After passing the San José reservoir, we continue to follow the Douro River closely, approaching the Nature Reserve of the Castronuño-Vega del Duero Riverbanks. We recommend packing your binoculars and visiting this nature reserve, a major nesting and hibernating area for numerous species of water birds.
Along the Douro riverbanks, you’ll be surrounded by a riverbank forest comprising mainly black poplars, willows, white poplars, ash trees and oneseed hawthorn bushes.
In Villafranca del Duero, you’ll have the unique opportunity to enjoy two designations of origin, Toro and Rueda. At this point, you’ll leave the Rueda Wine Route to enter the Toro Wine Route under the watchful eye of the Douro River.
Save your strength for the final uphill section on the way to Toro, as it has a steep incline. The views of the impressive landscape of Vega del Río Duero, which you’ll be able to admire from the ‘Paseo del Espolón’ viewpoint, are well worth it.
Toro offers excellent tourism options and a high level of services. It is a city of great historical value, raised to defend the ford along the river, and a large bridge of Roman origin runs across it.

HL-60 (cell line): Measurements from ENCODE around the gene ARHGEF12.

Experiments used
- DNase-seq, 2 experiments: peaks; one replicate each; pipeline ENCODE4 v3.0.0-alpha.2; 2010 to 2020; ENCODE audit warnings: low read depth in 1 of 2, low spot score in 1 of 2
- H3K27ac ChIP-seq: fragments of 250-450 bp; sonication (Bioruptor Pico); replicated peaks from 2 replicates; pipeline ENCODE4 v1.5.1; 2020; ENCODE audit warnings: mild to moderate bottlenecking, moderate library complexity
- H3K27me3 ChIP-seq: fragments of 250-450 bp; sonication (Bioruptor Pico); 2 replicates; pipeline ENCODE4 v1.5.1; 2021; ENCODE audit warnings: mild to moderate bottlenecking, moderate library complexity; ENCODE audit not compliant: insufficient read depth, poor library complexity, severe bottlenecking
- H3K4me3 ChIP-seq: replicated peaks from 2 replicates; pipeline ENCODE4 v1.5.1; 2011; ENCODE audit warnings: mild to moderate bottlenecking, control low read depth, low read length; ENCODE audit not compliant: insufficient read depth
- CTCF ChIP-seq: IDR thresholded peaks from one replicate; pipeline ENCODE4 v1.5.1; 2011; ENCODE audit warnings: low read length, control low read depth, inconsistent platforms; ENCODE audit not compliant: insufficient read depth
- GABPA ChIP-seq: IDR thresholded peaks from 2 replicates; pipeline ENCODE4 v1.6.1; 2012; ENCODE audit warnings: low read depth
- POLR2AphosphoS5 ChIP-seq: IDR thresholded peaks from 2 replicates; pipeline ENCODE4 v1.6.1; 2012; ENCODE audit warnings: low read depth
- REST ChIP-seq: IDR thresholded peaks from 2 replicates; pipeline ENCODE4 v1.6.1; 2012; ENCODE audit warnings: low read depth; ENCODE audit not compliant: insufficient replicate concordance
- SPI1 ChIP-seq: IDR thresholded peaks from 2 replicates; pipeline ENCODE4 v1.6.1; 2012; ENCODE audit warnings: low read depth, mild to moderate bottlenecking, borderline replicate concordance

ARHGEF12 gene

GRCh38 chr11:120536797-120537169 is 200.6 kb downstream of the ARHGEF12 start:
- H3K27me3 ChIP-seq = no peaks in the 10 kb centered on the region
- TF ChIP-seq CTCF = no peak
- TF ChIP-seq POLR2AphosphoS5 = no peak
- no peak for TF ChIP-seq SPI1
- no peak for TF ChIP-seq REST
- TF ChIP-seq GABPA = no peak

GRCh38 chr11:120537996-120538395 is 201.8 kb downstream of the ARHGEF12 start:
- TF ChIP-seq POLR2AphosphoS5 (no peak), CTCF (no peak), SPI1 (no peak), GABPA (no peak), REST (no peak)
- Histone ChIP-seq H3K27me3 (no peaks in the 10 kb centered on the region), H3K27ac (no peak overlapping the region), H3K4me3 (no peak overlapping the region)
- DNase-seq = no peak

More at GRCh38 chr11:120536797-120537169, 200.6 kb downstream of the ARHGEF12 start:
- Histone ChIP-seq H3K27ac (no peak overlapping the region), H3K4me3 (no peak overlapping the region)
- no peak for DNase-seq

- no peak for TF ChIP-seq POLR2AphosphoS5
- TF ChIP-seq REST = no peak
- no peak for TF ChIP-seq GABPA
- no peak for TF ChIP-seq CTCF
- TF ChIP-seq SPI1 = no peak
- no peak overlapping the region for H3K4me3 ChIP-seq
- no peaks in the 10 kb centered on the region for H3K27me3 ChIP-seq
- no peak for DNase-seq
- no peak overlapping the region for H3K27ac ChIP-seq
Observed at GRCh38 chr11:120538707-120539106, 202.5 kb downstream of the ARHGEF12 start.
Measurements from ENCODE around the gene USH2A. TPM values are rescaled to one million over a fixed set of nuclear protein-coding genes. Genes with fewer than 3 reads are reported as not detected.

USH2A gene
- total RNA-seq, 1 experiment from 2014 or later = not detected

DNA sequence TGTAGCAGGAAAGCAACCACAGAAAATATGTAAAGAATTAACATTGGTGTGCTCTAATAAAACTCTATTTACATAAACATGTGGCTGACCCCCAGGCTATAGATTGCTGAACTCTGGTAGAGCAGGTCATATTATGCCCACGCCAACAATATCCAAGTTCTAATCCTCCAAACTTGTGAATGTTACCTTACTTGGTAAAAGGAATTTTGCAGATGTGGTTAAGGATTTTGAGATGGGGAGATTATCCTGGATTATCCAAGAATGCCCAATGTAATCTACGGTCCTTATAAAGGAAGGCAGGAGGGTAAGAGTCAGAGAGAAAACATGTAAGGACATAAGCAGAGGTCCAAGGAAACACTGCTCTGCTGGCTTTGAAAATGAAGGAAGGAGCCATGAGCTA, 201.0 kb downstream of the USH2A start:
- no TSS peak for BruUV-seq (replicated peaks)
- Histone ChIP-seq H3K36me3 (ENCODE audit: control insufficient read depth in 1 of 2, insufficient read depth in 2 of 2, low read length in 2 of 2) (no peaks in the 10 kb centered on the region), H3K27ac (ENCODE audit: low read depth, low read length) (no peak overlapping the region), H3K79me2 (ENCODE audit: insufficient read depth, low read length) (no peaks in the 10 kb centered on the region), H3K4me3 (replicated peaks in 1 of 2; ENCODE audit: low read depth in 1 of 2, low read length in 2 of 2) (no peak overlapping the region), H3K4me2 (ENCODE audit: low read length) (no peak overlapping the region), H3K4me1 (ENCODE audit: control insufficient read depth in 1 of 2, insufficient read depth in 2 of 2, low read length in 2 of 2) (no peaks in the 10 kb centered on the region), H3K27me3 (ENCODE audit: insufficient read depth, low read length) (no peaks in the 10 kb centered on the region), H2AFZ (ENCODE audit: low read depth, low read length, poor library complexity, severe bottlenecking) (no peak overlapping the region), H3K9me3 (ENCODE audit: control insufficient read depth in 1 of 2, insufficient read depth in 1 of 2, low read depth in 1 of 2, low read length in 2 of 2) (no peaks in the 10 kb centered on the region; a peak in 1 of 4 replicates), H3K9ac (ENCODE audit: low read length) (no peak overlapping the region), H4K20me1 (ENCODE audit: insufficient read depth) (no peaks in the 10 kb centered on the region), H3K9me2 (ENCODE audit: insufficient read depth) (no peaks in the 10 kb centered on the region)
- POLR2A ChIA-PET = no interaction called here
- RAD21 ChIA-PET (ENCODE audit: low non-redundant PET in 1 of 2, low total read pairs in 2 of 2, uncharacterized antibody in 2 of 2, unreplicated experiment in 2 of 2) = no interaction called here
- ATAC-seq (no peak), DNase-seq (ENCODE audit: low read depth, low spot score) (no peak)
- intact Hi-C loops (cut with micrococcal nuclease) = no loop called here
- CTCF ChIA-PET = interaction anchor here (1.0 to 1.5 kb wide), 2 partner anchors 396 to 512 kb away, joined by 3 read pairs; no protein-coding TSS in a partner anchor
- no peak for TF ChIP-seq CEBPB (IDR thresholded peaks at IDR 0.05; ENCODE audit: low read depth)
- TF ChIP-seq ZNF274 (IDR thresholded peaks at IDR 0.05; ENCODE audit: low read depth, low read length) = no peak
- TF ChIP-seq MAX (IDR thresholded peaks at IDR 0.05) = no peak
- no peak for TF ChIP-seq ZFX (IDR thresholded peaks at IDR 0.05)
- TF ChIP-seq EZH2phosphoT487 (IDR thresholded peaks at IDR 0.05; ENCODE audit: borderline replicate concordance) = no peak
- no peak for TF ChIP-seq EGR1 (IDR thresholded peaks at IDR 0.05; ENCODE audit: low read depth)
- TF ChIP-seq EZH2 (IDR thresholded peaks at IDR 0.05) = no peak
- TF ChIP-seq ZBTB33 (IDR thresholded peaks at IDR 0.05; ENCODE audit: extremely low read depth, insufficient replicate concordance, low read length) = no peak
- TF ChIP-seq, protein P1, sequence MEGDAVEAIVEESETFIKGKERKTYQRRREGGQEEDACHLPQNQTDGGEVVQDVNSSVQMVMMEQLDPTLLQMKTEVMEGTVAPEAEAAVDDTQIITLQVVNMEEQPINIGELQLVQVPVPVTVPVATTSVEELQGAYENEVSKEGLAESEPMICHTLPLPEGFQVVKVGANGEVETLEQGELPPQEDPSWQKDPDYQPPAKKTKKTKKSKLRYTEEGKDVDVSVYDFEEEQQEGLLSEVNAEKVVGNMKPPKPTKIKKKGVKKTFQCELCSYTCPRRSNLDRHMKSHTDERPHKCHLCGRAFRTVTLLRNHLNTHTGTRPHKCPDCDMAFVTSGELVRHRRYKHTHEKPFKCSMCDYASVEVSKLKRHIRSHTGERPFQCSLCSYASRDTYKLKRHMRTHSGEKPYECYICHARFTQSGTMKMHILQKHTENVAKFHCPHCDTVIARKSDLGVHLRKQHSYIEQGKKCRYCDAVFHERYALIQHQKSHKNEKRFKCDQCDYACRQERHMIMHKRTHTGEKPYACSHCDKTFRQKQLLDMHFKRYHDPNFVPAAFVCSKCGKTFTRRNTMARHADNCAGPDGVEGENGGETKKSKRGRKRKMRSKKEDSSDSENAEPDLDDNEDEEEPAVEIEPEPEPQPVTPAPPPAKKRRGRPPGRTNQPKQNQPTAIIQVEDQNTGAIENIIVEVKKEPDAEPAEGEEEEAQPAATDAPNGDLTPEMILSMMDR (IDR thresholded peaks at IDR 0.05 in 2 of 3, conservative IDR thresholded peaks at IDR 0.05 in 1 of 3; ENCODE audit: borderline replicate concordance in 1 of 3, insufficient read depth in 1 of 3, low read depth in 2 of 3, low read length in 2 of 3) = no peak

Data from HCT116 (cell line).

The most important building is its Collegiate Church. Constructed during the 11th and 13th centuries, it is one of the most emblematic and well-known monuments of the Romanesque world, with a beautiful ribbed dome over the cross and a Gothic portico covered in polychrome sculptures at the foot.
Be sure to combine sightseeing with a wine tasting of the Toro designation of origin at one of its emblematic wineries. Don’t forget to sample the tapas and delicious meats of the area, the cheese from the designation of origin and the sweets made by the nuns. It is with good reason that Toro is located on a certified Wine Route.